Habitat complexity can influence predation rates (e.g. by providing refuge) but other ecosystem processes and species interactions might also be modulated by the properties of habitat structure. Here, we focussed on how complexity of artificial habitat (plastic plants), in microcosms, influenced short-term processes driven by three aquatic detritivores. The effects of habitat complexity on leaf decomposition, production of fine organic matter and pH levels were explored by measuring complexity in three ways: 1. as the presence vs. absence of habitat structure; 2. as the amount of structure (3 or 4.5 g of plastic plants); and 3. as the spatial configuration of structures (measured as fractal dimension). The experiment also addressed potential interactions among the consumers by running all possible species combinations. In the experimental microcosms, habitat complexity influenced how species performed, especially when comparing structure present vs. structure absent. Treatments with structure showed higher fine particulate matter production and lower pH compared to treatments without structures and this was probably due to higher digestion and respiration when structures were present. When we explored the effects of the different complexity levels, we found that the amount of structure added explained more than the fractal dimension of the structures. We give a detailed overview of the experimental design, statistical models and R codes, because our statistical analysis can be applied to other study systems (and disciplines such as restoration ecology). We further make suggestions of how to optimise statistical power when artificially assembling, and analysing, ‘habitat complexity’ by not confounding complexity with the amount of structure added. In summary, this study highlights the importance of habitat complexity for energy flow and the maintenance of ecosystem processes in aquatic ecosystems.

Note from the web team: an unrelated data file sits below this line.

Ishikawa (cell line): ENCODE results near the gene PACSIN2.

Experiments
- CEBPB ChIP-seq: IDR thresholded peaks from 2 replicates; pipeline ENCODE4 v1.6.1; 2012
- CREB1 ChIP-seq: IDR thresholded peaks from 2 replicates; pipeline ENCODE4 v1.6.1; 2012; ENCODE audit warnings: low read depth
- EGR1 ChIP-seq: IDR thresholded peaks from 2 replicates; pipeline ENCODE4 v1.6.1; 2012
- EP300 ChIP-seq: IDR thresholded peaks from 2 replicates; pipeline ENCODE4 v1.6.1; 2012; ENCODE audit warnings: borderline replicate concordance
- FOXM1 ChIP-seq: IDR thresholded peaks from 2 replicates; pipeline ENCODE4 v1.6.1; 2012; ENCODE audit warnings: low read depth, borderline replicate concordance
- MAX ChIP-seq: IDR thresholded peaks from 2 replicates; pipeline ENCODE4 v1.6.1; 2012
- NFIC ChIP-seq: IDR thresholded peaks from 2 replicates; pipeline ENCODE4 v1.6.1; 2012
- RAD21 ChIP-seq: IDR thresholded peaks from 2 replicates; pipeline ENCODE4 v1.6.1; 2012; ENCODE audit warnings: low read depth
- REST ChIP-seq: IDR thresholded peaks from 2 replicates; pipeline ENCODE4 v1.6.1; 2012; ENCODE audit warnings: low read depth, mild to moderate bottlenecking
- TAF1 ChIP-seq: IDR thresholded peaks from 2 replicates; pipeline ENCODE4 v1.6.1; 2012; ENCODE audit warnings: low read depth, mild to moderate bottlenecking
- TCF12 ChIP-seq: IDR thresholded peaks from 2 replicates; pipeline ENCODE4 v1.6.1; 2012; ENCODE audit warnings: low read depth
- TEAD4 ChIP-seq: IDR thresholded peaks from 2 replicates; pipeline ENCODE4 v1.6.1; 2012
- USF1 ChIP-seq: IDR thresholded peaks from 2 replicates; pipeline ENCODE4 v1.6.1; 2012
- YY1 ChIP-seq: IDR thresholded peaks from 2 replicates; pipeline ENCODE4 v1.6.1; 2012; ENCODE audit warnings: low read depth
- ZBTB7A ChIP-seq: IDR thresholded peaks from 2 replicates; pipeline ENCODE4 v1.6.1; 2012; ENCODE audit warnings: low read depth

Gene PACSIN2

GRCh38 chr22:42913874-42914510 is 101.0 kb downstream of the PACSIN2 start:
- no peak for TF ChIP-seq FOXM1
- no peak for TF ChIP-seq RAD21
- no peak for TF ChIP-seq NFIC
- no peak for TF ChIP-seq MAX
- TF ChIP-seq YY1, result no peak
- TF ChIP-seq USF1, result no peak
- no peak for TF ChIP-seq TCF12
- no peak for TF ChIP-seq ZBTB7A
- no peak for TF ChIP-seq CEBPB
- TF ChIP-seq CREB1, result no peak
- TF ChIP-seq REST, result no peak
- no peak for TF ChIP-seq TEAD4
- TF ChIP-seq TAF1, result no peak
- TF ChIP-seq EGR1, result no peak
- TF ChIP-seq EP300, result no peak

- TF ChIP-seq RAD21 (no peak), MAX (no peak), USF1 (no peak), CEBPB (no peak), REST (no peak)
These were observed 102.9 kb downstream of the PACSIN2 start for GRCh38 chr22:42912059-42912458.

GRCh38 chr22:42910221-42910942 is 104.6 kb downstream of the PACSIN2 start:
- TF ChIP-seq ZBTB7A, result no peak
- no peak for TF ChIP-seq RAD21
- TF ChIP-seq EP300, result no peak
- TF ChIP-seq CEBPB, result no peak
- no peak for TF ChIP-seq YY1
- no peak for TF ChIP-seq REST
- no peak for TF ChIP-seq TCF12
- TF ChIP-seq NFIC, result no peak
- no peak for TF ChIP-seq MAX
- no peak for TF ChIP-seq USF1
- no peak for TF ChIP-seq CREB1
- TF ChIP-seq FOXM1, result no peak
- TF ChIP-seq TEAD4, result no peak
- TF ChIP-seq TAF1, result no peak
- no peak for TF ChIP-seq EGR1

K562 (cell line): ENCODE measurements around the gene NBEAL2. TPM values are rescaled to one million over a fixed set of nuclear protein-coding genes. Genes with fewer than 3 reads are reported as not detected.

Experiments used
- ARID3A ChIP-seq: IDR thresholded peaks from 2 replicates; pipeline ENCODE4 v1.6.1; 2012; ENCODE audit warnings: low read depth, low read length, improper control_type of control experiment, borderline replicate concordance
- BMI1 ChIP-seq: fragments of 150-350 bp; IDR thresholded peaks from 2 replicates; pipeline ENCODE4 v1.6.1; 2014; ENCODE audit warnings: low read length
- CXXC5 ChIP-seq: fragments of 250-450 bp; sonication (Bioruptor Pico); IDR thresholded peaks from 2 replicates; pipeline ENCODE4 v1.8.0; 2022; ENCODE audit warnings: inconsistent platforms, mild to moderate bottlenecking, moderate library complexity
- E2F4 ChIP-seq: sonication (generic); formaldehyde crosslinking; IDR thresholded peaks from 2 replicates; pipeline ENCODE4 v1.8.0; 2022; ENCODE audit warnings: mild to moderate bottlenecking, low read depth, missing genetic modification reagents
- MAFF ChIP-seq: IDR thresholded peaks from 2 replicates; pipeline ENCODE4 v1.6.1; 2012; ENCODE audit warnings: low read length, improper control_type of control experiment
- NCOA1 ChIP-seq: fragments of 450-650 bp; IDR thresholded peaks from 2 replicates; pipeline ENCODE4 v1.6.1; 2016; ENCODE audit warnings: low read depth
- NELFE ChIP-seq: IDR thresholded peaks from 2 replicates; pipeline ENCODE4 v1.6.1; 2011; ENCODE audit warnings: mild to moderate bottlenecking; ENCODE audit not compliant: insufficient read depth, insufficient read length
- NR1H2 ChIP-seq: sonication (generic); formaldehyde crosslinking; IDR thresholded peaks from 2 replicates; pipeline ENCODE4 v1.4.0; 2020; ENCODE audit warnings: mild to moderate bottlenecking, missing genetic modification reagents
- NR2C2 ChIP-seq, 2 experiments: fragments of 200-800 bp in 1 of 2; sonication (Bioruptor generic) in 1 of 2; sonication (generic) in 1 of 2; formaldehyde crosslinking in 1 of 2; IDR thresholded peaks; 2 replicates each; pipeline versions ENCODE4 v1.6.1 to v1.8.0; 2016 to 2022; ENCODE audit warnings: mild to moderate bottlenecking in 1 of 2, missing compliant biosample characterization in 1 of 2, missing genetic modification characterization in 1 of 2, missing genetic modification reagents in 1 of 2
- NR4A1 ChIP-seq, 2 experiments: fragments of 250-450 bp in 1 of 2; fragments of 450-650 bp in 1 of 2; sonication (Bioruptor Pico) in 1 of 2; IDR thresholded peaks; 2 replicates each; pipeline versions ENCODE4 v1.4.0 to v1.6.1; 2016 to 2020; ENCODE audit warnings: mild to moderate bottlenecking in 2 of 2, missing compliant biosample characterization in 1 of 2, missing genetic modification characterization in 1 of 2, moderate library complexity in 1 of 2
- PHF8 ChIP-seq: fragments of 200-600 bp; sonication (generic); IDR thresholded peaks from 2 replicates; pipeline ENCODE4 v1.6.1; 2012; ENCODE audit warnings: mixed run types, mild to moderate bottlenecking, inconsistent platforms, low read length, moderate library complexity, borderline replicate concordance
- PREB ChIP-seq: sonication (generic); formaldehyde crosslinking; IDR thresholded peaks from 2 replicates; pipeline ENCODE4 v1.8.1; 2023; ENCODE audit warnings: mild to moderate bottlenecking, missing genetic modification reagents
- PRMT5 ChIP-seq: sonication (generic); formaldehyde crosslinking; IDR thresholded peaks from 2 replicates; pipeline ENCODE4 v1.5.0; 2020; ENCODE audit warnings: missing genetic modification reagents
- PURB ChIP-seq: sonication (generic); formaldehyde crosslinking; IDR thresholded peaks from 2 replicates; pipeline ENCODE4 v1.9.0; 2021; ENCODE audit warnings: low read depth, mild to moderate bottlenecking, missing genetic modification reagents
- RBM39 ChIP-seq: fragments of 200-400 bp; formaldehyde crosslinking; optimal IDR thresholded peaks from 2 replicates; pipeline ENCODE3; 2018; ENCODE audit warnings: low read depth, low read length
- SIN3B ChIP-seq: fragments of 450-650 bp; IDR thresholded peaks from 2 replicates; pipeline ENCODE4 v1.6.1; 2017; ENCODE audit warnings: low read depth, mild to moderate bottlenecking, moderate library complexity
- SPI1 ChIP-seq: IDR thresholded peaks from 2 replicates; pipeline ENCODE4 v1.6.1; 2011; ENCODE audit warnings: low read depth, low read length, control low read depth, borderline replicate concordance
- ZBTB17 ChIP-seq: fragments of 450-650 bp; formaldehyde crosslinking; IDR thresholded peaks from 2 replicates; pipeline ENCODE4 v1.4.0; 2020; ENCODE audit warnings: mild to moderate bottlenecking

- School of Life and Health Sciences - Senior Lecturer
- Centre for Integrated Research in Life and Health Sciences